Date of Award

5-2008

Degree Type

Dissertation

Degree Name

Doctor of Education (EdD)

Department

Education & Educational Psychology

First Advisor

Edward Duncanson

Second Advisor

Gary Chesley

Third Advisor

Kevin Smith

Abstract

Research states that more time and attention is needed for some students to acquire the necessary skills which allow them to become successful learners. Full-day kindergarten programs are desirable to ensure that all students have the necessary time to be successful. Due to lack of funds many school districts are unable to offer full-day kindergarten programs. The Kindergarten Buddy Program is a viable alternative for school systems seeking ways to provide opportunities for students who require extra support. The effectiveness of providing additional instruction in phonological awareness for at-risk learners needs to be explored to determine its impact on reading achievement. This information will be beneficial to school districts as they struggle to meet the needs of at-risk students in a fiscally responsible manner.

The purpose of this study was to determine if additional instruction in phonological awareness, the Kindergarten Buddy Program, had an effect on reading achievement for at-risk kindergarten students. Students’ reading achievement was analyzed to see if participation in the Kindergarten Buddy Program enabled them to reach grade level expectations. Using a convenience sample (N = 92), scores on the Gates MacGinitie Reading Test and the Kindergarten Inventory of Skills in the half-day extended Kindergarten Buddy Program were compared to students scores in half-day kindergarten without an extended program and in a ii full-day kindergarten without an extended program. An ANOVA was conducted to determine if there were differences in the post-test scores of the different groups. Differences over time were also analyzed using a repeated measures ANOVA to determine if there was a significant difference in the means of the scores of the three groups as measured by the Inventory of Skills.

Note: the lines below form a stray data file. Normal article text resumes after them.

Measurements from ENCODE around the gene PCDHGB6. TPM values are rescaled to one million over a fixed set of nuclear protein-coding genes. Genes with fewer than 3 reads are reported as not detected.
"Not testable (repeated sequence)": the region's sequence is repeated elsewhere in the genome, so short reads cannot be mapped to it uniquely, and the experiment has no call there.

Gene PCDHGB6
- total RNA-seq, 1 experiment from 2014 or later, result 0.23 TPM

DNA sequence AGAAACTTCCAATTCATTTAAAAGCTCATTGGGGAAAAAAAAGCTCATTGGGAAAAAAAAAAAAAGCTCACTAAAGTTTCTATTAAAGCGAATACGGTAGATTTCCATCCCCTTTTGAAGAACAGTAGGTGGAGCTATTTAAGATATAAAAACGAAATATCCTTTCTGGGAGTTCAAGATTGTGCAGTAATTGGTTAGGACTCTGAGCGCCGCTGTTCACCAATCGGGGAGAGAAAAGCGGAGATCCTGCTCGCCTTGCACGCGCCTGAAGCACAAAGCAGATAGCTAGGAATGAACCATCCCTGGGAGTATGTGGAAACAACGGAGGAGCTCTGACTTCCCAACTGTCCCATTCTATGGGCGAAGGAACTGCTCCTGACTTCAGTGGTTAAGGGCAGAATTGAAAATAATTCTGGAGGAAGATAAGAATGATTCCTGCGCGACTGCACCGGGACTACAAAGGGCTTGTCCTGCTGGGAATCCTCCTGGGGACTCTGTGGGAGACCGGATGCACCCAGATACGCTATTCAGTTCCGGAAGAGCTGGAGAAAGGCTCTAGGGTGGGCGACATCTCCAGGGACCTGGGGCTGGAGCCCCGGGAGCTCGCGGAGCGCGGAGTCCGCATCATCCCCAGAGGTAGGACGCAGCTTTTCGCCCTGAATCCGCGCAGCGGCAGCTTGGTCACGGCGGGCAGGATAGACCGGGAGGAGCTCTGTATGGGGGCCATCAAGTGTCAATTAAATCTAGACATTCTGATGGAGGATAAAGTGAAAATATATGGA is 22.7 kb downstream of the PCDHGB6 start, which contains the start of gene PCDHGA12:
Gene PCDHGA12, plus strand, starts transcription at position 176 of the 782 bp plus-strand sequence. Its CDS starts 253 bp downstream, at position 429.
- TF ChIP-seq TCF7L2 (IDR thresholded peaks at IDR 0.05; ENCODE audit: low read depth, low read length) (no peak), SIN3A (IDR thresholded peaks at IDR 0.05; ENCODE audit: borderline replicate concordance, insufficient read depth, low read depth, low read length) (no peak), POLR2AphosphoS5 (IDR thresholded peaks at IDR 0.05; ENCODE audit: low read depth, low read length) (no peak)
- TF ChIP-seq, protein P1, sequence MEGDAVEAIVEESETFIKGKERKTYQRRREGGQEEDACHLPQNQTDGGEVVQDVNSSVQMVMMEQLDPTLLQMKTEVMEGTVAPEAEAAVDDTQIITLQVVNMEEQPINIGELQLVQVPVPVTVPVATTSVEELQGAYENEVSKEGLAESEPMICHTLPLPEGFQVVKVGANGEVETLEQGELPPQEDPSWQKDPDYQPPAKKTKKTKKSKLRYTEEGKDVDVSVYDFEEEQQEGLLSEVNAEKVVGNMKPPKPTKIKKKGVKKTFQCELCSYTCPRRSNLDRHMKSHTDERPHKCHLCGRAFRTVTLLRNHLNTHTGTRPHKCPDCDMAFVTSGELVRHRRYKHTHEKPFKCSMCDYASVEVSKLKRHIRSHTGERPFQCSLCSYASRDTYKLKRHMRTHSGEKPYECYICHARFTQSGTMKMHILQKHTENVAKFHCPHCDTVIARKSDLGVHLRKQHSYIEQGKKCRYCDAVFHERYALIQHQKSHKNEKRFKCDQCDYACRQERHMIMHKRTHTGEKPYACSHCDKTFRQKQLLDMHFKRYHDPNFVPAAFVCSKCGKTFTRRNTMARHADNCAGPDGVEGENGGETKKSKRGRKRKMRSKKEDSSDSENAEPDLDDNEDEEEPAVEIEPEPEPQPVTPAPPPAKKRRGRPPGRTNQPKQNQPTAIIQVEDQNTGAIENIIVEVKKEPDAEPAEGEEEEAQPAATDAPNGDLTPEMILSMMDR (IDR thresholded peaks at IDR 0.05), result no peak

The study revealed that half-day Buddy students scored significantly higher than half-day kindergarten students on the letter and letter/sound subscores on the Gates MacGinitie. Scores comparing the Buddy Program to a full-day program were similar as were the half-day kindergarten and full-day programs. This suggested the Kindergarten Buddy Program made significant strides in improving letter and letter/sound abilities of the at-risk students and therefore, it was as effective as the full-day program in assisting at-risk students in reaching grade level expectations.

Share

COinS